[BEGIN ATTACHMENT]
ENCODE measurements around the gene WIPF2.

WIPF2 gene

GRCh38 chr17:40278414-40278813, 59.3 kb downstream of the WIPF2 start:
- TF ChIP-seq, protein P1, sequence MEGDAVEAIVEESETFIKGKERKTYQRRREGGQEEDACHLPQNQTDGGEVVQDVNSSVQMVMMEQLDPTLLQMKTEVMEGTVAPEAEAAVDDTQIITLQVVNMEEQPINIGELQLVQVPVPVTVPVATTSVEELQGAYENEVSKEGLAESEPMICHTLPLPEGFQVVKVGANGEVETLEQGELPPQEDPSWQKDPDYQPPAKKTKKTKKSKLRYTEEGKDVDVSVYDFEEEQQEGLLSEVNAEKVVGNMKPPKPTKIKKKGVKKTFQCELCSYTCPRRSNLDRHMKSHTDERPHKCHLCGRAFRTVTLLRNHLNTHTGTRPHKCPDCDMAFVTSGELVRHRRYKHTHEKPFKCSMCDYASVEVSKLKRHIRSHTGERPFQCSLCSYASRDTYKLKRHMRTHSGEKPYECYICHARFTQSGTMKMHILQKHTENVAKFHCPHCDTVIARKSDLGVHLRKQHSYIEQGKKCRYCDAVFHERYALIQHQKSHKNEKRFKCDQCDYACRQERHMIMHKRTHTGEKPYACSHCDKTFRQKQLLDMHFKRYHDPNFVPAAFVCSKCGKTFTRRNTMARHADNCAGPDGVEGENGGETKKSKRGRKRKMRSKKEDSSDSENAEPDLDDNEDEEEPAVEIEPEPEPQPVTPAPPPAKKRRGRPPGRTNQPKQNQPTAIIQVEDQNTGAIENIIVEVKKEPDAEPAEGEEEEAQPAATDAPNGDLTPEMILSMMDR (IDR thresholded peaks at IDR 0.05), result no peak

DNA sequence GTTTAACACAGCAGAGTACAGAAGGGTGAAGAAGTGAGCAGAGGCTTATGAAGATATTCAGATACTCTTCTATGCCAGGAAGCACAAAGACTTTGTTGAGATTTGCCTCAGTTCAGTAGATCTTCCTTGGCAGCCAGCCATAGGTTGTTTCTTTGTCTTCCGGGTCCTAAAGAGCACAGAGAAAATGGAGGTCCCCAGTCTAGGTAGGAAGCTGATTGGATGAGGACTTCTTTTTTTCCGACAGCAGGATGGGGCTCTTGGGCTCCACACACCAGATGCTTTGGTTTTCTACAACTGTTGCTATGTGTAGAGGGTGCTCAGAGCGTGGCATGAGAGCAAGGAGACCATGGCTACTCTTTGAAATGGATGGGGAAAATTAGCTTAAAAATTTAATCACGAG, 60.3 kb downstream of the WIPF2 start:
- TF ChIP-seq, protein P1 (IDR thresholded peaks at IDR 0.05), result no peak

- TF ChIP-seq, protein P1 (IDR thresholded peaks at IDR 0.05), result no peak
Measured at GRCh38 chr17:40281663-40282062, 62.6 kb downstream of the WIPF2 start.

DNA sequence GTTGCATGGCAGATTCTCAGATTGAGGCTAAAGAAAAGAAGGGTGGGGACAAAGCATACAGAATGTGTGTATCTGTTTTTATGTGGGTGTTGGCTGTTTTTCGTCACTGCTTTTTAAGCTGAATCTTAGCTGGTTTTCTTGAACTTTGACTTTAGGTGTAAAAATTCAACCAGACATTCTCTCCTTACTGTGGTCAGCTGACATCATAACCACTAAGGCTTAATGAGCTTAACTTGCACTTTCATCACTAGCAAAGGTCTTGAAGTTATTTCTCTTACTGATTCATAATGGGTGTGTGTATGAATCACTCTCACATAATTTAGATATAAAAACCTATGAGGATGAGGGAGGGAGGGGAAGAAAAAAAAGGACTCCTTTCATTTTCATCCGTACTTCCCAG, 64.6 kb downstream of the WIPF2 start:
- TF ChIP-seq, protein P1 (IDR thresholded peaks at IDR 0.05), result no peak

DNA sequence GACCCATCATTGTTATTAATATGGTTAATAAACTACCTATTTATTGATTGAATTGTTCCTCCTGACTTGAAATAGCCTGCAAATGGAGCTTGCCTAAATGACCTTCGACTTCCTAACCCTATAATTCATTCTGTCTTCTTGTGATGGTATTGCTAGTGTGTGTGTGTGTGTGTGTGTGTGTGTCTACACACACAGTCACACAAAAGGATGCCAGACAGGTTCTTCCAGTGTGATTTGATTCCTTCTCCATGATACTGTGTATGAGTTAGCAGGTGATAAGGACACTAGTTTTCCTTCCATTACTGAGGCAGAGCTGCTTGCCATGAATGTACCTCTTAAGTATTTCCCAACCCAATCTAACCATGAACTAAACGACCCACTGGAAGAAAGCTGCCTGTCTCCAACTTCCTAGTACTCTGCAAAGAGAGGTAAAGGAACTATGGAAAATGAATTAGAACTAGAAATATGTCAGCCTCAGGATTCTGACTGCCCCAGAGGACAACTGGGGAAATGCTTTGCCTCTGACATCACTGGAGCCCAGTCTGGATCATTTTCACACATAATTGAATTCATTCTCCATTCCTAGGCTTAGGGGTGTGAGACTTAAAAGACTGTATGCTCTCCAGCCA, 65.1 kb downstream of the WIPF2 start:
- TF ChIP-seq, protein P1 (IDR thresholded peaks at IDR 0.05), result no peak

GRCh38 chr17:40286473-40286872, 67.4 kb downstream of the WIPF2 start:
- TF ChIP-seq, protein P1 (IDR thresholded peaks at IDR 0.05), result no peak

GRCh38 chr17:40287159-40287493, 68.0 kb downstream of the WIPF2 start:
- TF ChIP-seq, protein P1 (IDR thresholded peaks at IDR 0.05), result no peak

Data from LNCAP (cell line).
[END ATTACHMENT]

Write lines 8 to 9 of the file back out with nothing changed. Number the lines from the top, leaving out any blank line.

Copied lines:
Measured at GRCh38 chr17:40281663-40282062, 62.6 kb downstream of the WIPF2 start.

DNA sequence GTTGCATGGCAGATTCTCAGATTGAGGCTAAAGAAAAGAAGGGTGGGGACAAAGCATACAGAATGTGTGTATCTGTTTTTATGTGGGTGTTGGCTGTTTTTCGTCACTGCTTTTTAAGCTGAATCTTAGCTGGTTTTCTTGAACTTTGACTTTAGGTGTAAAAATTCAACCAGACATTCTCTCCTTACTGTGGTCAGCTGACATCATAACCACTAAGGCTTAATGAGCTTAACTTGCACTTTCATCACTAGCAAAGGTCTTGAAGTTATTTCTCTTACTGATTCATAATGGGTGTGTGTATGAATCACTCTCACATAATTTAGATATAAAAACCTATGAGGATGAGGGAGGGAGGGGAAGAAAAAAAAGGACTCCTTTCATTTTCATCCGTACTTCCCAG, 64.6 kb downstream of the WIPF2 start: